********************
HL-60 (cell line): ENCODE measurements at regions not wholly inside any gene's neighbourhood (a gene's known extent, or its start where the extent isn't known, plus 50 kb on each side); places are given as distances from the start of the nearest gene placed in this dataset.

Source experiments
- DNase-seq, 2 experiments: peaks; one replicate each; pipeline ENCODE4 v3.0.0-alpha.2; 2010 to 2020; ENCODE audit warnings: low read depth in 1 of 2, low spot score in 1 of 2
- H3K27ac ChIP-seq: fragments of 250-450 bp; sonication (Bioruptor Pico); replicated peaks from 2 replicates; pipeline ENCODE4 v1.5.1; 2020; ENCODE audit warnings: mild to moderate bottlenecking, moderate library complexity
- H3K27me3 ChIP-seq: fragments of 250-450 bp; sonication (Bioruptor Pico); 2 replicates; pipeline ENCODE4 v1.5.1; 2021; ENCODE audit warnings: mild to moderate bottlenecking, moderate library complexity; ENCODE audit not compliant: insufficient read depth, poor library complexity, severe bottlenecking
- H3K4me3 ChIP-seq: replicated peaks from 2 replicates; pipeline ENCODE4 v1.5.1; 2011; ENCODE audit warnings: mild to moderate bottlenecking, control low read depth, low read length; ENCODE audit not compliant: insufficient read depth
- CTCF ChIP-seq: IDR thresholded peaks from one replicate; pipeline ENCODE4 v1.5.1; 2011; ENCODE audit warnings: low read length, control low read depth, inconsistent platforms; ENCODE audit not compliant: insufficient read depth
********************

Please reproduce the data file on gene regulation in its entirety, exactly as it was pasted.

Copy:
HL-60 (cell line): ENCODE measurements at regions not wholly inside any gene's neighbourhood (a gene's known extent, or its start where the extent isn't known, plus 50 kb on each side); places are given as distances from the start of the nearest gene placed in this dataset.

Source experiments
- DNase-seq, 2 experiments: peaks; one replicate each; pipeline ENCODE4 v3.0.0-alpha.2; 2010 to 2020; ENCODE audit warnings: low read depth in 1 of 2, low spot score in 1 of 2
- H3K27ac ChIP-seq: fragments of 250-450 bp; sonication (Bioruptor Pico); replicated peaks from 2 replicates; pipeline ENCODE4 v1.5.1; 2020; ENCODE audit warnings: mild to moderate bottlenecking, moderate library complexity
- H3K27me3 ChIP-seq: fragments of 250-450 bp; sonication (Bioruptor Pico); 2 replicates; pipeline ENCODE4 v1.5.1; 2021; ENCODE audit warnings: mild to moderate bottlenecking, moderate library complexity; ENCODE audit not compliant: insufficient read depth, poor library complexity, severe bottlenecking
- H3K4me3 ChIP-seq: replicated peaks from 2 replicates; pipeline ENCODE4 v1.5.1; 2011; ENCODE audit warnings: mild to moderate bottlenecking, control low read depth, low read length; ENCODE audit not compliant: insufficient read depth
- CTCF ChIP-seq: IDR thresholded peaks from one replicate; pipeline ENCODE4 v1.5.1; 2011; ENCODE audit warnings: low read length, control low read depth, inconsistent platforms; ENCODE audit not compliant: insufficient read depth